Lent is the time the Church gives us to focus on these very questions? During Lent, we make an effort to pray more, to fast, to give to the poor, to give things up, to abstain from meat on Friday, but to what end? Why do we do all these things?


These external practices are meant to aid the transformation of our hearts/minds, to cleanse us of our sins / to purify our faith in Jesus Christ. Hopefully, we are closer to him now than we were 40 days ago.


Of all the Lenten devotions, my favorite is the praying of the Stations of the Cross. We move around the Church pray before each of the 14 stations, marking our Lord’s journey to the Calvary where He died for our Sins.


Recently, while praying the stations, I was cut to the heart at the 8th Station where Jesus speaks to the women of Jerusalem. St. Alphonsus Liguiori who wrote a beautiful edition of the Stations wrote this for the 8th Station:


“My Jesus, laden with sorrows, I weep for the sins which I have committed against you, because of the punishment I deserve for them and still more because of the displeasure they have caused you, who have love me with an infinite love. It is your love, more than fear of hell, which makes me weep for my sins.”


I thought to myself, do I really hate my sins? Do I really weep over my sins? I know that I’m afraid of going to hell because of them, but do I hate my sins and weep over them because they truly offend our Lord? I think we all need to ask ourselves this question as we come forward to venerate the cross.


And here is where we can learn so much from the lives of Judas and St. Peter.



–       Whom Dante Aligeri Places in the lowest circle of hell (along with Brutus and Cassius – Julius Ceasar (betraying a friend)

–       I think he gets a bad rap… I think it is easy to look at what he did and condemn him for it.

–       But we need to ask WHY? Why did Judas betray Jesus

o  Really for the money… maybe

o  Did he really not believe that Jesus was the Son of God, maybe

o  There’s a thought that said that because he was a zealot, one who wanted the Messiah to be a great military leader and king, was trying to force Jesus into accepting his rightful role, maybe?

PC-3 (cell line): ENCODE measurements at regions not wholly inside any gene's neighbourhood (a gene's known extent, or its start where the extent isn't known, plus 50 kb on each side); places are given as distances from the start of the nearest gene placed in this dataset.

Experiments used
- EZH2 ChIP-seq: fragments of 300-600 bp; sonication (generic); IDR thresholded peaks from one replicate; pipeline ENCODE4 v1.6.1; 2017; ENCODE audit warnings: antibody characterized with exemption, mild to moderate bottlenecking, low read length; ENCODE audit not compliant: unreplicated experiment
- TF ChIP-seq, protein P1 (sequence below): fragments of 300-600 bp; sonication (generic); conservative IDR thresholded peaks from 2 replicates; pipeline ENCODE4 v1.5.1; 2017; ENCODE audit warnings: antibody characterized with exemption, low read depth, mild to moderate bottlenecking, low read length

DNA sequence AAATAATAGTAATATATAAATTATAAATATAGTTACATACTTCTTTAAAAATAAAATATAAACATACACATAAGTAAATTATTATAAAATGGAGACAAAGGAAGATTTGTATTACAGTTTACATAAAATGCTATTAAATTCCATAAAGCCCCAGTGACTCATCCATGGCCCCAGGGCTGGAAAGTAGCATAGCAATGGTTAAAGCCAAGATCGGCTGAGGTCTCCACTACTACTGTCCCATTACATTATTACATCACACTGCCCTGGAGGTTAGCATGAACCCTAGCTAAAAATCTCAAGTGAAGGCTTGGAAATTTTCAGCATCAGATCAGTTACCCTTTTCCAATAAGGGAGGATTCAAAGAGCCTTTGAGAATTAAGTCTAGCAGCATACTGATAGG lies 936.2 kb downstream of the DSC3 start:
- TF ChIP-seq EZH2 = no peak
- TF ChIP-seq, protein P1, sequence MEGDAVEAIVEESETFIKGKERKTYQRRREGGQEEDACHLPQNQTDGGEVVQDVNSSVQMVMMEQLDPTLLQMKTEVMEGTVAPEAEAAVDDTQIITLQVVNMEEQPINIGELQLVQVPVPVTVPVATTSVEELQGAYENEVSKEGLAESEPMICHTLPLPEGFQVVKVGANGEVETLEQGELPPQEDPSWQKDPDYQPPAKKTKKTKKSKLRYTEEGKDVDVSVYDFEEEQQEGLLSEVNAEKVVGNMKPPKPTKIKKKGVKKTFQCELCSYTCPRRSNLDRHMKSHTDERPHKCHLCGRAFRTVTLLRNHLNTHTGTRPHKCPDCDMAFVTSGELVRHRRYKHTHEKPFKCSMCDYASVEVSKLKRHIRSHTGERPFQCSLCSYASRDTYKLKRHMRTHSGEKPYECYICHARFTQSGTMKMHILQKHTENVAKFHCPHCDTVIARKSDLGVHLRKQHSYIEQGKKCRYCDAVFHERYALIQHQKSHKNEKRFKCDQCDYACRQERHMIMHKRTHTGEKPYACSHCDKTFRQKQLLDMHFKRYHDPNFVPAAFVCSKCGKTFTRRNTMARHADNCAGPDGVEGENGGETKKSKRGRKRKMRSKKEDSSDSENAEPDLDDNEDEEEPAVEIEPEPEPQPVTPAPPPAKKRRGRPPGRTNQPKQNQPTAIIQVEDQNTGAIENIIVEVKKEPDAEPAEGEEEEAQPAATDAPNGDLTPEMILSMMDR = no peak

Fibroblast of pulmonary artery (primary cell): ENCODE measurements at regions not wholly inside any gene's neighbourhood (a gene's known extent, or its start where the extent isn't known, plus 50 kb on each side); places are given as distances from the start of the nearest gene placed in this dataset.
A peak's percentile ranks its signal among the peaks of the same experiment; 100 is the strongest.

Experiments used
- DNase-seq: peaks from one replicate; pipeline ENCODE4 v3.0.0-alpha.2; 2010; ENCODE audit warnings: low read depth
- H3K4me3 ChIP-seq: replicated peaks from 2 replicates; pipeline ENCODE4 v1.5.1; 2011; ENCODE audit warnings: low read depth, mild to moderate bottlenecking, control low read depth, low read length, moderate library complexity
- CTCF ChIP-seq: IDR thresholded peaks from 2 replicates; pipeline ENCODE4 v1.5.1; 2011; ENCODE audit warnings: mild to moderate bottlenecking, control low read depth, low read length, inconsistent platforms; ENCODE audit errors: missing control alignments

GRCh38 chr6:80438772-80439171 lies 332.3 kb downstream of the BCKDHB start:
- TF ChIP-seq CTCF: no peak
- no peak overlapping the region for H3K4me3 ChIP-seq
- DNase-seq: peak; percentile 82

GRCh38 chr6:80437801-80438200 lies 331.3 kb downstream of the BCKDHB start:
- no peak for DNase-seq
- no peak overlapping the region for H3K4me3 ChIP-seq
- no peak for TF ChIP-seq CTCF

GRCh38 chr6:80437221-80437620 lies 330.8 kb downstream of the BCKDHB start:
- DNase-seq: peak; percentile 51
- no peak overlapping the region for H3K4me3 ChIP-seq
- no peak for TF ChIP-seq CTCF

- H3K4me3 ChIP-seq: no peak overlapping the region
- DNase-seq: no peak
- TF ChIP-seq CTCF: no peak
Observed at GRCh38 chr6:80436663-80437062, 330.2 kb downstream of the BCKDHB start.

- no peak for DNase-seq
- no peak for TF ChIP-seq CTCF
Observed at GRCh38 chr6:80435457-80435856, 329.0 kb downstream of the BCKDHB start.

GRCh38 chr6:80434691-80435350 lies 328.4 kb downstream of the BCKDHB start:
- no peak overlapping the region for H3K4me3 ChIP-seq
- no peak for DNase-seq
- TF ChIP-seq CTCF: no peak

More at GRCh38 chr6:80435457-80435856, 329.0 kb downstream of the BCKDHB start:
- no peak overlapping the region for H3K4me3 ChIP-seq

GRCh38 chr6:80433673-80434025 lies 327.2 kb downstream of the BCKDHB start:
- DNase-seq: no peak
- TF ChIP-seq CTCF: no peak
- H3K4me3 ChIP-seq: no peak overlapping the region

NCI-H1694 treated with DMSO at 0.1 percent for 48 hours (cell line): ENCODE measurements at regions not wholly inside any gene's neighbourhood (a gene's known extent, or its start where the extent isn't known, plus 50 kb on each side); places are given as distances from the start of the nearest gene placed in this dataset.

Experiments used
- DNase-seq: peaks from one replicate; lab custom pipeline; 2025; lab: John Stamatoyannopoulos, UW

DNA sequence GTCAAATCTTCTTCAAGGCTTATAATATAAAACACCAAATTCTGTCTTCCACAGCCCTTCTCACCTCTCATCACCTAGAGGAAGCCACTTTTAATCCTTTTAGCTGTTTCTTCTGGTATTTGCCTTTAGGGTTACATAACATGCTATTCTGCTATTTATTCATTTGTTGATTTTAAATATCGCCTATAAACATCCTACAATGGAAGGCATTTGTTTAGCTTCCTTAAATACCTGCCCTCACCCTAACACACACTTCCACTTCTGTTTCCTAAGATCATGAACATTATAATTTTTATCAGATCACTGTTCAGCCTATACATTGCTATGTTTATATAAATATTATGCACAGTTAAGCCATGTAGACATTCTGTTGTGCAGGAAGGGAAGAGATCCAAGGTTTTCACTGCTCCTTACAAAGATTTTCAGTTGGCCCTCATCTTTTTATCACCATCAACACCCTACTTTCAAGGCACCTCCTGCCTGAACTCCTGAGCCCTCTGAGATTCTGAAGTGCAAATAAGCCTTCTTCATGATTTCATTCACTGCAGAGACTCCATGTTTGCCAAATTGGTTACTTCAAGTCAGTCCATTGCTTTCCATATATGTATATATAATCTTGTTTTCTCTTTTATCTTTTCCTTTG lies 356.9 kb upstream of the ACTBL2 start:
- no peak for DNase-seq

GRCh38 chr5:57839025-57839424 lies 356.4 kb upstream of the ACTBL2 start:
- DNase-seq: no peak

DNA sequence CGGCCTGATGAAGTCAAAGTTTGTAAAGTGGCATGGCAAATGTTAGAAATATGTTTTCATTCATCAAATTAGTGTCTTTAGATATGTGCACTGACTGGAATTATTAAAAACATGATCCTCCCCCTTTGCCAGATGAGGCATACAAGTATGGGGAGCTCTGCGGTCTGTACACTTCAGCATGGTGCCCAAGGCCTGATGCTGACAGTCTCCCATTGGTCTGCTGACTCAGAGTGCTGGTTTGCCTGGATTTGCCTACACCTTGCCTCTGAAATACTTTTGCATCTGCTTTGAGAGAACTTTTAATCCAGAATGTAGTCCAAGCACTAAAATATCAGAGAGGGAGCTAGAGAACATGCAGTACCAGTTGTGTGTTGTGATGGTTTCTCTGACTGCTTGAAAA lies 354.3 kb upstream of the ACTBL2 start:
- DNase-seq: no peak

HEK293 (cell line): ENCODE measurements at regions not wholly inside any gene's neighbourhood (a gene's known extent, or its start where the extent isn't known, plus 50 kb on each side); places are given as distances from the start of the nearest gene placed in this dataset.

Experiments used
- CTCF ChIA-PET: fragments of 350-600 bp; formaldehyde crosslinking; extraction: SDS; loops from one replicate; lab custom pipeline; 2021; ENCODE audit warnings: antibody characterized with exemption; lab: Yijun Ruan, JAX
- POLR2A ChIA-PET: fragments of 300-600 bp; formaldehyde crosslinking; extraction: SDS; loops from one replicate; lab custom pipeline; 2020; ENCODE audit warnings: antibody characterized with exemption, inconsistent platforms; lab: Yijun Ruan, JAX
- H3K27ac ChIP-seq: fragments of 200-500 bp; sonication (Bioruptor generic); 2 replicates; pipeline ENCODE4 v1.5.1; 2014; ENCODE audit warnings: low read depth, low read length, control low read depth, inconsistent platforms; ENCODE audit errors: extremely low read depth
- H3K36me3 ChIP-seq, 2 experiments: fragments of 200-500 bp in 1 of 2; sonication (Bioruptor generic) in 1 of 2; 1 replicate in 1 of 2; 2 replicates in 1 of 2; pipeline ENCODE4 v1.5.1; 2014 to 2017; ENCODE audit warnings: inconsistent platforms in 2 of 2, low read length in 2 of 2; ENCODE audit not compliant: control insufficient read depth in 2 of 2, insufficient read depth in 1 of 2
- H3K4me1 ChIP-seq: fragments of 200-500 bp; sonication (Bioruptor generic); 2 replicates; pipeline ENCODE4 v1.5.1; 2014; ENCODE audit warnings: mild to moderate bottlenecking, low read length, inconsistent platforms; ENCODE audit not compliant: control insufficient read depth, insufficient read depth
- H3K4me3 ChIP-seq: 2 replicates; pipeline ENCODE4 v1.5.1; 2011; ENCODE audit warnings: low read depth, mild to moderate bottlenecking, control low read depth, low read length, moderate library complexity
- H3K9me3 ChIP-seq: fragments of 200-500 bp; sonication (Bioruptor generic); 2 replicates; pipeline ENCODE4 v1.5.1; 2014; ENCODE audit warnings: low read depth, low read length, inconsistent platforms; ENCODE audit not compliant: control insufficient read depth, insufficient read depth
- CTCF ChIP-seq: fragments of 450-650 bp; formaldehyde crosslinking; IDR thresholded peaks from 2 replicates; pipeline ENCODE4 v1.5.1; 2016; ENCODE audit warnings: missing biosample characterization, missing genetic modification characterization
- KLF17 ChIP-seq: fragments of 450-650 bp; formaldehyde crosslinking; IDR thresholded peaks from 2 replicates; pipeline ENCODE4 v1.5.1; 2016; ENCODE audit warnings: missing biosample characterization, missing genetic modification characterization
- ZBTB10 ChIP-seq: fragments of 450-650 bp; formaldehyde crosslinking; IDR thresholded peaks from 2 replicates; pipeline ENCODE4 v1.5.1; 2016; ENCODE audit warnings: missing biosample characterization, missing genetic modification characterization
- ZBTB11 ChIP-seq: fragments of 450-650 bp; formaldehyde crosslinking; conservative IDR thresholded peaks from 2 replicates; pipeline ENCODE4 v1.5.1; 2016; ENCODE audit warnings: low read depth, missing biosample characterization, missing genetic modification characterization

o  Ultimately, we don’t what motivated Judas to betray Jesus for 30 pieces of silver

  • We don’t know what motivates us to sin…

o  But we do know that Judas recognized, albeit too late, the gravity of his sin

o  I say he gets a bad rap because I think the betrayal of Peter was worse



–       The fisherman, the close friend of Jesus, the prince of the Apostles, our First Pope

–       Did he not betray Jesus as well, and not only betray him, but he did 3 TIMES!!!

–       Remember what happened after Jesus was arrested,

o  I Don’t know him, I’m not one of his Friends, I’ve never seen him before…

–       I think Peter’s sin in worse because Peter was in fact a closer friend. Peter was part of that inner circle along with James and John

–       Peter knew better, he had already made the confession of faith – You are the Christ…

–       So what was Peter’s motivation? – Was he just afraid for his life? Was he concerned about the persecution that he would endure… but didn’t he just pledge his fidelity to Christ saying that he would follow him to the end…


So what’s the difference between Peter and Judas? Why is Peter a canonized saint and Judas not (that’s not to say that he is in hell; we simply just don’t know).


The difference is their FAITH! 

–       Recall one of Peter’s first encounters with our Lord – “Depart from me for I am a sinful Man.”

–       Peter recognized not only his sinfulness, but also the infinite mercy of God

–       Peter recognized that God’s mercy is greater than our sins

–       Peter had true sorrow and hatred for his sins!

–       Judas, on the other hand, maybe he hated his sin too, maybe he recognized the gravity of his offence against Jesus,

–       But Judas didn’t have true faith, he didn’t trust Jesus or his message of mercy and forgiveness.

–       I think we can say that with a certain level of certitude because of how differently they responded to their sins

–       Peter went away and wept bitterly, Judas, in an act of despair took his own life, as to say, what I have done is unforgiveable.


Think for a moment of the joy that our Lord experienced when Peter repented of his sins (we see that in the encounter after the resurrection, do you love me 3x)… what great joy!


But also think of the pain that our Lord experienced when Judas took his own life, rejecting hope and embracing despair!


Which one of us here has never betrayed Jesus Christ? Which one of us has never denied Him? Every time we sin, we reject him, we deny, we betray him.


Think of the moments in our lives when we basically say the same thing that Peter did, that we do the same thing Judas did. Think of the times when we deny Christ for our own reputation, our own agenda, for our social status. When we are quiet about out faith so as to not offend anyone by our beliefs.


(I just heard the other day about something going on in the public school system here in Mansfield. Apparently they are making a change to next years calendar, calling Good Friday Day, Low Attendance Day – We should all be appalled at this!) The same is happening to the Holy Days of our Jewish brothers and sisters.